26. 26.

    Sievers MM, Larson BE, Gaillard PR, Wey A: Asymmetry assessment using cone beam CT. A Class I and Class II patient comparison. Angle Orthod. 2012, 82(3):410–7. [10.2319/041711–271.1]

  27. 27.

    Severt TR, Proffit WR: The prevalence of facial asymmetry in the dentofacial deformities population at the University of North Carolina. Int J Adult Orthodon Orthognath Surg 1997, 12(3):171–6.

  28. 28.

    Bidra AS, Uribe F, Taylor TD, Agar JR, Rungruanganunt P, Neace WP: The relationship of facial anatomic landmarks with midlines of the face and mouth. J Prosthet Dent 2009, 102(2):94–103. [10.1016/S0022–3913(09)60117–7]

  29. 29.

    Cevidanes LH, Motta A, Proffit WR, Ackerman JL, Styner M: Cranial base superimposition for 3-dimensional evaluation of soft-tissue changes. Am J Orthod Dentofacial Orthop 2010, 137(4 Suppl):S120–9. [10.1016/j.ajodo.2009.04.021]

  30. 30.

    Swennen GR, Schutyser F, Barth EL, De Groeve P, De Mey A: A new method of 3-D cephalometry Part I: the anatomic Cartesian 3-D reference system. J Craniofac Surg 2006, 17(2):314–25. 10.1097/00001665-200603000-00019

  31. 31.

    van Vlijmen OJ, Berge SJ, Swennen GR, Bronkhorst EM, Katsaros C, Kuijpers-Jagtman AM: Comparison of cephalometric radiographs obtained from cone-beam computed tomography scans and conventional radiographs. J Oral Maxillofac Surg 2009, 67(1):92–7. [10.1016/j.joms.2008.04.025]

  32. 32.

    Ludlow JB, Gubler M, Cevidanes L, Mol A: Precision of cephalometric landmark identification: cone-beam computed tomography vs conventional cephalometric views. Am J Orthod Dentofacial Orthop 2009, 136(3):312. e1–10; discussion −3. doi:10.1016/j.ajodo.2009.04.009

  33. 33.

    Lagravere MO, Low C, Flores-Mir C, Chung R, Carey JP, Heo G, Major PW: Intraexaminer and interexaminer reliabilities of landmark identification on digitized lateral cephalograms and formatted 3-dimensional cone-beam computerized tomography images. Am J Orthod Dentofacial Orthop 2010, 137(5):598–604. [10.1016/j.ajodo.2008.07.018]

  34. 34.

    Schlicher W, Nielsen I, Huang JC, Maki K, Hatcher DC, Miller AJ: Consistency and precision of landmark identification in three-dimensional cone beam computed tomography scans. Eur J Orthod 2012, 34(3):263–75. [10.1093/ejo/cjq144]

  35. 35.

    Periago DR, Scarfe WC, Moshiri M, Scheetz JP, Silveira AM, Farman AG: Linear accuracy and reliability of cone beam CT derived 3-dimensional images constructed using an orthodontic volumetric rendering program. Angle Orthod 2008, 78(3):387–95. [10.2319/122106–52.1]

Download references

Acknowledgements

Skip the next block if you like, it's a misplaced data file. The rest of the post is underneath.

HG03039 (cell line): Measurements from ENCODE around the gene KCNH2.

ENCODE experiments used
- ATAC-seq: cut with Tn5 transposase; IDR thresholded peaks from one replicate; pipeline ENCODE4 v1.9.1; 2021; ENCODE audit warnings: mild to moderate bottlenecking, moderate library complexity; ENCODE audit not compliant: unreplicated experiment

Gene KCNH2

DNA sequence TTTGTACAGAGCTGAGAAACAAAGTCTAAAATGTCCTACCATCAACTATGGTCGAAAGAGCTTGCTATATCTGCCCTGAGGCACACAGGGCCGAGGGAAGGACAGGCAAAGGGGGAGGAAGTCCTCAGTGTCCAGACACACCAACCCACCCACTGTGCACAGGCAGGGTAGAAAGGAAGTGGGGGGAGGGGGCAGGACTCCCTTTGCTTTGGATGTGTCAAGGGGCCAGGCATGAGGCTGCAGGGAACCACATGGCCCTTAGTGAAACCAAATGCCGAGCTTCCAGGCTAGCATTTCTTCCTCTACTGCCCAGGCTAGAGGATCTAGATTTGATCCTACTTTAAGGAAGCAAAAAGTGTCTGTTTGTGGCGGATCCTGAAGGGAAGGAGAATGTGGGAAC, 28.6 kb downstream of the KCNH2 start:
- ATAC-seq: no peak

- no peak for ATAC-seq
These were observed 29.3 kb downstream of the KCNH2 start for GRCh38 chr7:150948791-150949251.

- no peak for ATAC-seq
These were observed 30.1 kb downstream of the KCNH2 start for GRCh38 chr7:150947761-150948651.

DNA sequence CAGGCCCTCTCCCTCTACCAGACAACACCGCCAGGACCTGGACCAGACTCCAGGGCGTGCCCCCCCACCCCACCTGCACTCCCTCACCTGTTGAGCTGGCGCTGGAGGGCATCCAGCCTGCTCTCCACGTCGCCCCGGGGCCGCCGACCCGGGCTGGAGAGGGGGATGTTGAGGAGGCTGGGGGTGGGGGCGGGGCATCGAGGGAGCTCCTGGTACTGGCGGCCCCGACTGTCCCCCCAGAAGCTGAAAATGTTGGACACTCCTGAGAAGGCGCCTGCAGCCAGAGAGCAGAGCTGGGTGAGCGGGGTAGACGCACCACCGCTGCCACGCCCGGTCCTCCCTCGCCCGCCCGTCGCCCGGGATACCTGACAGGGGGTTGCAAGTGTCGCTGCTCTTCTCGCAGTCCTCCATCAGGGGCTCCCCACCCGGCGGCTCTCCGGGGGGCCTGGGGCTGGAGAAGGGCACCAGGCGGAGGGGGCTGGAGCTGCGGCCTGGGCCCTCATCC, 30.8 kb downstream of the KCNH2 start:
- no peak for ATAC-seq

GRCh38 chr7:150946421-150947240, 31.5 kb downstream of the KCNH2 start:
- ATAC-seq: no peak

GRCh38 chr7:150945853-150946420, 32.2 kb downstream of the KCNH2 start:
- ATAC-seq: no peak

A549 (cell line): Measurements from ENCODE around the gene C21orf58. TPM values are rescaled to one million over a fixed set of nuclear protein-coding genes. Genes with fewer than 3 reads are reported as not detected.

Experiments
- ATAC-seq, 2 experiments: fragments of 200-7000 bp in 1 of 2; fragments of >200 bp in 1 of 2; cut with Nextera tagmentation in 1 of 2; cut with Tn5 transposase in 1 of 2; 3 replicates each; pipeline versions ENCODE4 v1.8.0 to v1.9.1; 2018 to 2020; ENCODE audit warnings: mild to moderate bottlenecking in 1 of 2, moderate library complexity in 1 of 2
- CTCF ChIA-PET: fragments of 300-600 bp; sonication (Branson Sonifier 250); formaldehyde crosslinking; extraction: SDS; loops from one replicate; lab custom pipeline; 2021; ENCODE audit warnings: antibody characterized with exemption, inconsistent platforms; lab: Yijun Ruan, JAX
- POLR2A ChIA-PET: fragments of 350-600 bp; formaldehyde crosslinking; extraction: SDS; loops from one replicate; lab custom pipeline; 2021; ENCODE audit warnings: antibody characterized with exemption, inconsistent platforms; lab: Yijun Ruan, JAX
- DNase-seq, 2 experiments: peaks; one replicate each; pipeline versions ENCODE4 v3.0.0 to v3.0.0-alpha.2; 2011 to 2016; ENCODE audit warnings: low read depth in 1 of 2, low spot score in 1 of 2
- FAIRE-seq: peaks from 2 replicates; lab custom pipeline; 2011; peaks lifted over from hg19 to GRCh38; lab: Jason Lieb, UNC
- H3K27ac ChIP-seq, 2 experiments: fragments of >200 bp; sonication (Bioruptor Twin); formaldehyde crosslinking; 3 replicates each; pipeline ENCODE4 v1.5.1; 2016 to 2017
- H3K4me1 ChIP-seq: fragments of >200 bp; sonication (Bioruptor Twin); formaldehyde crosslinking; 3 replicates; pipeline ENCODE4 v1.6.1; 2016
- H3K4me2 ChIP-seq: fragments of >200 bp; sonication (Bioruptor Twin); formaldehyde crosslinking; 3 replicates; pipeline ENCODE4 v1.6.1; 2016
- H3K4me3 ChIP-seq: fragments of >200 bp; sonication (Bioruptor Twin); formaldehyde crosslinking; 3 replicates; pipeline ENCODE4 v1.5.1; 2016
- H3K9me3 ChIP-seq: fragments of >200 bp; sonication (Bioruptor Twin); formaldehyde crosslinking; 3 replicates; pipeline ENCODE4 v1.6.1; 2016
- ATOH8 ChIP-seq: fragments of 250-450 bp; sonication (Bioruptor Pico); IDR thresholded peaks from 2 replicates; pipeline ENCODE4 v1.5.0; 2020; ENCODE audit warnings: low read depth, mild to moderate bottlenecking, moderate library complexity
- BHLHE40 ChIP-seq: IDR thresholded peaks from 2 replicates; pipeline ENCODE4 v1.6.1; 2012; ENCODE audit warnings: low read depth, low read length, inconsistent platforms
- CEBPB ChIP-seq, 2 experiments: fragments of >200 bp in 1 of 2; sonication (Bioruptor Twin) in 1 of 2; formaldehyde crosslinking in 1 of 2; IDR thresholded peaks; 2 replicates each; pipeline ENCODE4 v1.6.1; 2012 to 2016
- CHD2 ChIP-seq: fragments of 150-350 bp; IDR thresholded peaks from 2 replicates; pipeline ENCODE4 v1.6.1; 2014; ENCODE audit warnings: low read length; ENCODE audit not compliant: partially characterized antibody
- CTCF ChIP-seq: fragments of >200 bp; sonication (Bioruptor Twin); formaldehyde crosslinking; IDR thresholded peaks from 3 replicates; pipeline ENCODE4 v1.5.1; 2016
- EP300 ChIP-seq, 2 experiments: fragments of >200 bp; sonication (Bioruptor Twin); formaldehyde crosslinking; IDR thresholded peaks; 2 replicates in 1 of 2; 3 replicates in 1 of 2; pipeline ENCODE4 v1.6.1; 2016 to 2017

We would like to thank Dr. Paul Rigali, Wallingford, CT and Dr. Carl Roy, Virginia Beach, VA for providing the CBCT data for this study and to Dr. William P. Neace former Assistant Professor in the Department of Psychology at the University of Hartford, Hartford, CT for performing the statistical analyses.

Disclosure

The authors would like to emphasize that the CBCT data analyzed in this study was acquired using existing records from two private offices. We in no way intend to promote the routine acquisition of CBCT images in orthodontic patients.

Author information

Correspondence to Taranpreet K Chandhoke.

Additional information

Competing interests

The authors declare that they have no competing interests.

Authors’ contributions

DS carried out the study, collected the CBCT images, and made the measurements. TC drafted the manuscript and was involved in data analysis and final submission. FU was a primary advisor on the study and was involved in the design of the study and data analysis, as well as manuscript preparation. PR provided the CBCT records and was an advisor, meeting routinely on design and data collection. RN was an advisor on the study and involved in the manuscript preparation as well as guidance throughout the study on design and implementation. All authors read and approved the final manuscript.

Authors’ original submitted files for images

Below are the links to the authors’ original submitted files for images.

Authors’ original file for figure 1

Authors’ original file for figure 2

Rights and permissions

Reprints and Permissions

About this article

Keywords

  • Glenoid Fossa
  • Midsagittal Plane
  • Intrarater Reliability
  • Condylar Head
  • Arch Length